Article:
The Connecticut Folk Festival and Green Expo drew a crowd of a few thousand to New Haven’s Edgerton Park on Saturday for an afternoon of song, puppetry and climate action.

The event, which was organized by Connecticut Folk, a Westville-based organization dedicated to music and sustainability, took place throughout the entire day. During the afternoon, visitors perused a variety of booths doling out information on ‘green’ topics or selling small goods. Some set up lawn chairs in front of the festival’s main stage, and settled down to enjoy a folk music performance from one of the 13 artists in attendance. Most, however, spent the afternoon wandering the grounds, often with dogs or young children in tow.

The beautiful weather, fun activities and sense of community make the Expo a great day outing, said Kathy Moran, a board member of CT Folk.

“It’s a great event for families and kids. And you get to hear the kind of music you don’t always hear on the radio.” Moran said. “What better way can you spend a whole afternoon at the park?”

Thanks to a longstanding policy of free admission, the event was open to everyone, though the organizers did ask visitors to make a small donation. Last year, over 2,500 people attended the event, Moran said. This year, thanks in part to fortuitous weather, that number was likely even higher.

Throughout the day and into the night, musical performances from three different tents could be heard throughout the fair. The main stage featured musicians chosen by the CT Folk’s booking committee as well as the winners of a songwriting competition organized earlier this year. Quite a few of the sets echoed themes of nature, peace and brotherhood, many of which were reflected in the Green Expo itself.

While the main stage drew the largest crowd, a large tent wedged between a few of the vendors was home to a small collection of musicians. Their performance incorporated members of the audience, who were handed a mixture of tambourines, shakers and drums to play. While this drew the interest of quite a few children, a fair number of adults joined in as well.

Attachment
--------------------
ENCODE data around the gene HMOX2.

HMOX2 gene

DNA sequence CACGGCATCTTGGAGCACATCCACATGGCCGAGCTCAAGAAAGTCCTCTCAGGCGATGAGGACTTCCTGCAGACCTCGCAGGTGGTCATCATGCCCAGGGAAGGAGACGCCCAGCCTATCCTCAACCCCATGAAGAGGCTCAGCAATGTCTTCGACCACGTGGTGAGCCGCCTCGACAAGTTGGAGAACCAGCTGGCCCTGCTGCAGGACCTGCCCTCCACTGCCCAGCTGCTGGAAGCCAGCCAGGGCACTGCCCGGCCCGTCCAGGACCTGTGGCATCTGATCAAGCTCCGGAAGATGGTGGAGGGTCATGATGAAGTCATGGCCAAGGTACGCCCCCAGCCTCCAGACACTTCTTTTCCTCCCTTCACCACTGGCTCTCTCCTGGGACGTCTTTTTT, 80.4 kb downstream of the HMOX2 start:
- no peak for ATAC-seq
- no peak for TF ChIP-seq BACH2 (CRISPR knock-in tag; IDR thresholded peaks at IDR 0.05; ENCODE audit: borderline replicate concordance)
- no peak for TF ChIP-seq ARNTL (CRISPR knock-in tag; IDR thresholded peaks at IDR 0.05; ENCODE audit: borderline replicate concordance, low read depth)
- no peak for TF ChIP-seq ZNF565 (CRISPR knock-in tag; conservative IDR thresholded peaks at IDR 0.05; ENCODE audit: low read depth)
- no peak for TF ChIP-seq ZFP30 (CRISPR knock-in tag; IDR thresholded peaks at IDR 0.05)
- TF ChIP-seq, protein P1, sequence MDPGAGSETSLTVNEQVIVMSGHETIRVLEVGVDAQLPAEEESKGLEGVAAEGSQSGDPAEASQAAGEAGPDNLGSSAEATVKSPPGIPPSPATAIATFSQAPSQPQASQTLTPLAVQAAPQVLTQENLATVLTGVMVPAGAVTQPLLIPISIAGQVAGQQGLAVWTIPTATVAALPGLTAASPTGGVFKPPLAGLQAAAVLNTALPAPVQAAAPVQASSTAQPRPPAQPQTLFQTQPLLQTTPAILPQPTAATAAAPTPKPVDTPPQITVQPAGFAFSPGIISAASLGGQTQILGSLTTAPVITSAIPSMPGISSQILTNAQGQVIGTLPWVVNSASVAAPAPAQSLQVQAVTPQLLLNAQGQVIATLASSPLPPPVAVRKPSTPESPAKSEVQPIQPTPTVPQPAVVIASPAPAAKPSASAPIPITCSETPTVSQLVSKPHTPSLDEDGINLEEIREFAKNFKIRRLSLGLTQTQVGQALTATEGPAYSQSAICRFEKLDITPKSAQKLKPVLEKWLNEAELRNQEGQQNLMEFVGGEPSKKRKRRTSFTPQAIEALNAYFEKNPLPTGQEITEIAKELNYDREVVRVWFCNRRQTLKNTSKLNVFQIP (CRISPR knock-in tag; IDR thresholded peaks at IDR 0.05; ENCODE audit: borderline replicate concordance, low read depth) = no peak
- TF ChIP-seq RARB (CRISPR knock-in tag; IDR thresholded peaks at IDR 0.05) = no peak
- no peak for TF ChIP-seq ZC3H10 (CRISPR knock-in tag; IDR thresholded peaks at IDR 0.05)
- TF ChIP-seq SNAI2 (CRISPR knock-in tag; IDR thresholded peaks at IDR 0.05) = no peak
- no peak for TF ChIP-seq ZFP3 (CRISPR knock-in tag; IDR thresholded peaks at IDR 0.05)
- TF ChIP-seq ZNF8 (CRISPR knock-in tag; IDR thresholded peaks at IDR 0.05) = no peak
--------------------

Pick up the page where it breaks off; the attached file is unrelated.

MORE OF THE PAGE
While the folk music drew quite a crowd, the most popular tents were those selling knick-knacks and items of clothing. Many of the small goods were handcrafted, from owls painted on driftwood to crocheted octopi. The vender that received the most attention, however, was the face-painting stand. A line of children waiting to be transformed into an animal or superhero reached around the block, many waiting for one of the kid friendly attractions such as Kids Yoga or the Puppet Parade to begin.

It was attractions such as those that drew in residents who may not otherwise be interested in the Green Expo, like Jim Scialabba, who said he brought his granddaughter to the event after reading about it in the New Haven Register.

“It’s been really interesting, even though it’s kind of out of our comfort zone,” Scialabba said with a laugh.

While many gravitated towards the commercial sections of the Expo, others engaged with the many climate change activist groups in attendance. 350 CT, an organization that champions the use of renewable energy over fossil fuels, has been attending the Expo for over eight years.

Susan Miller, a member of 350 CT, said she was emboldened to join a number of climate change action groups by the results of the 2016 presidential election. Adding that citizens can effect change on a local level regardless of federal environmental policies, Miller said 350 CT comes to the Expo to share information about the organization and garner support.

“One of the most locally fought and won issues, is stopping fracked gas waste from coming through certain towns. As a resident of Windsor, we actually passed a ban on that,” Miller said. “We’re trying to push at a state level, to ban it throughout the whole state.”

According to the U.S. Energy Information Administration, in 2016, 4.2 percent of Connecticut’s net electricity generation came from renewable energy.

Maya Chandra maya.chandra@yale.edu